Dali Discouraged Access Warnings

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DRAFT

For background, see

Currently, Dali has four levels of Discouraged Access warnings to deal with:

  • Internal Discouraged Access Warnings
    • Non-Test Plug-ins
      We add non-test plug-ins as "friends" of other non-test plug-ins, as appropriate (e.g. all the non-test plug-ins are friends of o.e.jpt.utility; while none of the plug-ins are friends of o.e.jpt.ui).
    • Test Plug-ins
      Because test plug-ins are not loaded at run-time, there is no need to make them friends of the non-test plug-ins. To suppress the Discouraged Access warnings in a test plug-in, we add the appropriate build-time access rule exceptions to the project's Java build path (e.g. o.e.jpt.core.tests suppresses any access warnings caused by references to o.e.jpt.core). See the DTP description of this Eclipse feature.
      • NB: The test "extension" plug-in, o.e.jpt.core.test.extension.resource, should be using the Dali public API; but see the EclipseLink plug-ins discussion below.
  • EclipseLink plug-ins Discouraged Access Warnings

In theory the EclipseLink plug-ins, o.e.jpt.eclipselink.*, should not add any access rule exceptions to their projects' Java build paths, since these plug-ins, as exemplary extensions, should be using only Dali's public API. But, in practice, when extending Dali it is much easier (though riskier) to use and/or subclass the Dali internal classes etc.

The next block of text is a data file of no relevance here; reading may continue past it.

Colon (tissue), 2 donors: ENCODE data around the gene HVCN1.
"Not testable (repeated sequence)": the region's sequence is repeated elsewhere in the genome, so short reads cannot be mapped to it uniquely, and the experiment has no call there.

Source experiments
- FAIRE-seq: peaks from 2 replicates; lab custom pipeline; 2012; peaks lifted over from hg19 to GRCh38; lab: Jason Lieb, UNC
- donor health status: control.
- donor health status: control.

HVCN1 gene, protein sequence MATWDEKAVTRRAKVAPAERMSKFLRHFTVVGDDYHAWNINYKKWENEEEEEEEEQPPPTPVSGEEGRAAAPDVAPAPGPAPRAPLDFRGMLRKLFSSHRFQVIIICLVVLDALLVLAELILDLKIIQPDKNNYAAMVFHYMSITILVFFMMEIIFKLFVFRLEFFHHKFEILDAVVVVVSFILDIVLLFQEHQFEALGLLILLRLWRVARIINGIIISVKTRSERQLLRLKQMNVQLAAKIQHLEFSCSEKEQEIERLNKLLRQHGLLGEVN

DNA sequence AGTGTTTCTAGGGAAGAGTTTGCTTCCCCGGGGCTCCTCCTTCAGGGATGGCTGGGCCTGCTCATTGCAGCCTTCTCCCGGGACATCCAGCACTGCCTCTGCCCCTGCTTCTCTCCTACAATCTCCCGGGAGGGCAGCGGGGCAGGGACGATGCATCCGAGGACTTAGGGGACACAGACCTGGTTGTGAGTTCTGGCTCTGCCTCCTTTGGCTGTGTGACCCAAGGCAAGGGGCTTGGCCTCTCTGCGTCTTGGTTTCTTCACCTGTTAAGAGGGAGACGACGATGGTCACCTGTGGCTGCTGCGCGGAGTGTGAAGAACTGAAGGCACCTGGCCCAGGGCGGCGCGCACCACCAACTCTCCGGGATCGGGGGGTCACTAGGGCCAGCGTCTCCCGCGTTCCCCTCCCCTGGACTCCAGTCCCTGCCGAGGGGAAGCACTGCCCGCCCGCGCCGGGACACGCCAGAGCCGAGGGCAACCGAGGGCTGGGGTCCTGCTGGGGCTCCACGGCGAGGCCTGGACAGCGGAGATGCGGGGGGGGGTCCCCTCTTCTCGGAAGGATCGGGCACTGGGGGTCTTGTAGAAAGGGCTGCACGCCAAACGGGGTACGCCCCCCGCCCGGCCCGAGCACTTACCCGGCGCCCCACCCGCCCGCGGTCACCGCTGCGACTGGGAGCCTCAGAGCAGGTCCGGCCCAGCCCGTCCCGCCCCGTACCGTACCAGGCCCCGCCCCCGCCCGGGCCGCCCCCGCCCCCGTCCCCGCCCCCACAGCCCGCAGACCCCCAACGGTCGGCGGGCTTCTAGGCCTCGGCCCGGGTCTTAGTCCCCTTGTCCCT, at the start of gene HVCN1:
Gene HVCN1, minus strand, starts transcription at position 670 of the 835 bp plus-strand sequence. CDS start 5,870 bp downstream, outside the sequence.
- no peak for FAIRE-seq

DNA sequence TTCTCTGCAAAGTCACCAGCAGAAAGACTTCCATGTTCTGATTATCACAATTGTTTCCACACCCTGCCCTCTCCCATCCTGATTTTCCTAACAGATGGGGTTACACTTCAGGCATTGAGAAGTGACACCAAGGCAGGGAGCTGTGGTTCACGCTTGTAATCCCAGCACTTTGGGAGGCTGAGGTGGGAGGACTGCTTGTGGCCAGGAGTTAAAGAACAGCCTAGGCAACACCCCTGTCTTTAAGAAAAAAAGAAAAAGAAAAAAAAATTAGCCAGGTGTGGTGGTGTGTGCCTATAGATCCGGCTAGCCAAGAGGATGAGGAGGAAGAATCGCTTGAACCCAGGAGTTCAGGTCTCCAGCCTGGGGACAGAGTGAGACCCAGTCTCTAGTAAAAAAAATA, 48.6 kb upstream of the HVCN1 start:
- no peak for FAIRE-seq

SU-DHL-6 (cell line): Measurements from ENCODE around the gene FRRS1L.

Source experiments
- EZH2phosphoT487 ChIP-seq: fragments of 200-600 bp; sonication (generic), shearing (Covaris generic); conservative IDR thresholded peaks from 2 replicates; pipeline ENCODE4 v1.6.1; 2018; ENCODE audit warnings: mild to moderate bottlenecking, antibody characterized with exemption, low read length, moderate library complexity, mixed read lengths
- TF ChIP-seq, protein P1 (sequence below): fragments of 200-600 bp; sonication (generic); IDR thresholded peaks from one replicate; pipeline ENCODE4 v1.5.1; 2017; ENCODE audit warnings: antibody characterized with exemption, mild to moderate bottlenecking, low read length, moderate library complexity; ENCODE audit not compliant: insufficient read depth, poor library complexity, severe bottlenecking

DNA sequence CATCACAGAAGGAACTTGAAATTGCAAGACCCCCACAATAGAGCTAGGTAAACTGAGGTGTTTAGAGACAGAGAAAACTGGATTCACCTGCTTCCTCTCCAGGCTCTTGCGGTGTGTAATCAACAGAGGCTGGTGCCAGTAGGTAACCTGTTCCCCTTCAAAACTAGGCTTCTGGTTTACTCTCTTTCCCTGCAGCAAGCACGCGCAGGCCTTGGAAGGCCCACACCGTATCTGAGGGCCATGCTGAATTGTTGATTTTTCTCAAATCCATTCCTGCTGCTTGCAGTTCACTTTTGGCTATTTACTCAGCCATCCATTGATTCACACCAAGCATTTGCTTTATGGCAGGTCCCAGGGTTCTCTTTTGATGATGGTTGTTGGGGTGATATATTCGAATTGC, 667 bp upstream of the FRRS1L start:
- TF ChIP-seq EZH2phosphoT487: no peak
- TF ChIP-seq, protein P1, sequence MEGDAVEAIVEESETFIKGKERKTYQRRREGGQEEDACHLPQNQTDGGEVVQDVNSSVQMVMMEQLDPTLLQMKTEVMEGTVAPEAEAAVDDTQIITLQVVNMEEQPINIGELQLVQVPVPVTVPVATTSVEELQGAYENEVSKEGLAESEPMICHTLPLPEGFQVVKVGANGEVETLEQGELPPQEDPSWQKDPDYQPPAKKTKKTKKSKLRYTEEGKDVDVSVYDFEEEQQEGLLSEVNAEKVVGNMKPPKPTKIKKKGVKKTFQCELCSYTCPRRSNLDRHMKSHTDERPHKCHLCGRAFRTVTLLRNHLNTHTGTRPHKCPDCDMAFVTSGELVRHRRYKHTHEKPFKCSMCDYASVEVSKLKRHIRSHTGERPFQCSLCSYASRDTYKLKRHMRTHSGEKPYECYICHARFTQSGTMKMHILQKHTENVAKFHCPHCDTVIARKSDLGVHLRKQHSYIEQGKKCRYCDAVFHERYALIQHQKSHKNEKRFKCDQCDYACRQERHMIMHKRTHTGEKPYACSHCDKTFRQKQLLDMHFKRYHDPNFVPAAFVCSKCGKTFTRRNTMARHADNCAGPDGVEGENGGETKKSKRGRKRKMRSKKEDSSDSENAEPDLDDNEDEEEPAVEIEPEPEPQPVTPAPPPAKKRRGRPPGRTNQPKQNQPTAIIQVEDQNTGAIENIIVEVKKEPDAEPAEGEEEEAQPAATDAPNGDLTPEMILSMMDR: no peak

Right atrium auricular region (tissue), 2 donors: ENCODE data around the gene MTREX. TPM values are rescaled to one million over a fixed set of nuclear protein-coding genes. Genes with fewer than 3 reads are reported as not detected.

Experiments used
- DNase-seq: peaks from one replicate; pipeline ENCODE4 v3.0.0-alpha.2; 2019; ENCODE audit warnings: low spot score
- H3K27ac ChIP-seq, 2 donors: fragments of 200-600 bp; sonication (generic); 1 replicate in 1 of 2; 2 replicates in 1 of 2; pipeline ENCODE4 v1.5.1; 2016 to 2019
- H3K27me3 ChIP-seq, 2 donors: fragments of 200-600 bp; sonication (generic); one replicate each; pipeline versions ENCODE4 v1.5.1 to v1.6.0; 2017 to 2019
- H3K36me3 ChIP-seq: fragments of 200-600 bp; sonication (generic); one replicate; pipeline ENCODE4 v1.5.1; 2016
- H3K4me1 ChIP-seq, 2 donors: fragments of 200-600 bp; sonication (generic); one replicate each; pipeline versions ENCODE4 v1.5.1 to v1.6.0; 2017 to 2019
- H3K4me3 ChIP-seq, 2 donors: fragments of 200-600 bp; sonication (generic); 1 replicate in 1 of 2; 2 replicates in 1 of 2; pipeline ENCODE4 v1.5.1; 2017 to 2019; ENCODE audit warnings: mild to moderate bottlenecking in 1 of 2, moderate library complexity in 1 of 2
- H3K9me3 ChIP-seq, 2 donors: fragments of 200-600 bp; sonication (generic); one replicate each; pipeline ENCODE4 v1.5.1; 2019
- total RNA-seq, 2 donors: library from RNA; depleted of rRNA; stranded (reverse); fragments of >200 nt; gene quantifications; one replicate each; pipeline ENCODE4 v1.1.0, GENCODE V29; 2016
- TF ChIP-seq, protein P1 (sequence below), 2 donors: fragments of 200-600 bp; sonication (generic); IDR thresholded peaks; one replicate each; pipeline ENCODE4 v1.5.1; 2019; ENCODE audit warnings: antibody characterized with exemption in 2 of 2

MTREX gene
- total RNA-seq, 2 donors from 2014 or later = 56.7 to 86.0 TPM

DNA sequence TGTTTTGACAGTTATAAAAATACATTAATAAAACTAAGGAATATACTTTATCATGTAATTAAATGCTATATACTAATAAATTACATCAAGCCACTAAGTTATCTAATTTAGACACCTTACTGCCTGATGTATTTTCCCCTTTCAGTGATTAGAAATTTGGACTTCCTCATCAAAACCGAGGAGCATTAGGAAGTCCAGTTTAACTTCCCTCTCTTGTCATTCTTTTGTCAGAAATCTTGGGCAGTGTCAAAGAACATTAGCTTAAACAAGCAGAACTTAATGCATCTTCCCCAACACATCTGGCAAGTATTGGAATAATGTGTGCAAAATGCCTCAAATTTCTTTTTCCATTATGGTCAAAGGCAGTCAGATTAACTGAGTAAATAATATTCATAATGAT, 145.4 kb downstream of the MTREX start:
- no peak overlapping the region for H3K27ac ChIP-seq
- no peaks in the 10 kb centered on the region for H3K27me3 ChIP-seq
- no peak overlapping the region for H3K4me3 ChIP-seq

• WTP Discouraged Access Warnings

As a sub-project of WTP, Dali, ostensibly, is allowed access to the internals of any other WTP sub-project. This requires the appropriate WTP plug-ins to add various Dali plug-ins to their lists of "friends". Since this does not always happen in a timely fashion, we add access rule exceptions as necessary. Currently, only o.e.jpt.core and o.e.jpt.ui require these exceptions.

  • External Discouraged Access Warnings

Because Dali is so tightly integrated with the Eclipse Java IDE, it references the internals of a number of other Eclipse plug-ins, particularly JDT plug-ins. A bug should be filed for each such warning, requesting the appropriate API be made public. Although these warnings could be suppressed (e.g. using the access rule exceptions described above or a Java annotation @SuppressWarnings("restriction")), it is more helpful to leave them visible and commented with a bug number. See Dali Access Warning Documentation.